Wednesday, February 4, 2009

Statements that ARE NOT desireable in movie advertising

It's obvious, especially when combing through the DVD aisles these days that not everything moviewise is up to snuff. Even in the most heinous direct-to-video titles, the producers and promoters manage to dig up some sort of positive feedback for their films. That's why it's possible to pick up even a major studio title and find a "smashing" review from ""

In the honor of this topic, I've compiled a list of 5 "endorsements" or "bragging Points" that should make you avoid a film rather than see, or good Lord willing, purchase it.

1. These days, "produced by Wes Craven" Does he direct anything anymore? "They"? "Wishmaster"?

2. "From the makers of "Porky's"!!!" Bob Clark notwithstanding, as he directed "A Christmas Story" and "Black Christmas", this is not a pedigree to be proud of.

3. Any endorsement from Pete Hammond, as he gives good reviews to everything, much like Jeff Craig from the "sixty second preview" days. Be warned.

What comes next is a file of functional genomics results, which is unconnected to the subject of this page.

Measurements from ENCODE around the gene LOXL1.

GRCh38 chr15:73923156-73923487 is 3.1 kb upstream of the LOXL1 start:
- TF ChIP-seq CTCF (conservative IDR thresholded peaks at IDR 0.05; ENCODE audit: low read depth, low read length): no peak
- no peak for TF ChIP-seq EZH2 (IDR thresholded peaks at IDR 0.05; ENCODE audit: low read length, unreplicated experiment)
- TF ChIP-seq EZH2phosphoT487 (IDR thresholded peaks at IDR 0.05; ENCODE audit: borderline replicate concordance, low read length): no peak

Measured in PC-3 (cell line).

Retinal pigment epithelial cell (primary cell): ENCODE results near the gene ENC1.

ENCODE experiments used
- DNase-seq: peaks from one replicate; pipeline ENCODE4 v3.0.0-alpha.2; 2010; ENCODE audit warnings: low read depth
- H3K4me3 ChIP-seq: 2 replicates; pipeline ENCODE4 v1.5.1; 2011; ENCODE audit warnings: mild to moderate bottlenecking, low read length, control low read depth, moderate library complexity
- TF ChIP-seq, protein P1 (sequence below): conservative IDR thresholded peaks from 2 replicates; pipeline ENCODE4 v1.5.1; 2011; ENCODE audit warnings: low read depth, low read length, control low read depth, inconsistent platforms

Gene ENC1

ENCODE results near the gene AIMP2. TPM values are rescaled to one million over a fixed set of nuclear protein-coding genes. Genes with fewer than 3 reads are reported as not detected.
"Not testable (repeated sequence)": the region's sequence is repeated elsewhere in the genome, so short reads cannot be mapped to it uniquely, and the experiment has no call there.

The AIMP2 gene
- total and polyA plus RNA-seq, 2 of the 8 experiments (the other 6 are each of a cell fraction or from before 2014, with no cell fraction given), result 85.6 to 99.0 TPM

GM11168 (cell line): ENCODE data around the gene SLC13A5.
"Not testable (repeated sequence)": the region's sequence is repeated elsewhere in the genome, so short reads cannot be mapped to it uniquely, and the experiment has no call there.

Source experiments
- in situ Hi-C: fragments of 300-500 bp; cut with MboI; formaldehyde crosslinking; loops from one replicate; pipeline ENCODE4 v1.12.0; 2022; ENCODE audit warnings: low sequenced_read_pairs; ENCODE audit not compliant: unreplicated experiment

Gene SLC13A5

4. "Based on a true story". Come on, at a stretch, more often than not, "inspired" would be a better word to use. This was parodied as far back as "Return of the Living Dead", when the words "Based on actual events" appear on the screen before the first reel starts.

5. No endorsements. There was a time when a lack of a critical or fansite pat on the back meant what you were considering was pure claptrap. Not anymore. There's some good horror flicks out there with no press hallelujahs on the artwork at all. "Ginger Snaps: The Beginning" for example, was a solid movie, better than many that have rave reviews pasted all over the DVD case.

So in short, make up your own mind. The trained eye can usually tell just by breezing through the packaging what you're up against. Using critics isn't always a bad thing. A ringing support statement from Roger Ebert is a good thing, he at least has the respect to review a film in the context of genre, which is rare these days, I respect him even if I think he's off base on "Grosse Pointe Blank". Peter Travers is another. But beware of positive kudos from "" In essence, use common sense.

1 comment:

Slimbo said...

I find when characters of films are introduced in trailers, they're given these unreal magnanimous personas. What ever happened to films about ordinary people, like in the 70's - films like Hackman & Pacino in 'Scarecrow'...or 'Five Easy Pieces'. Losers and castaways...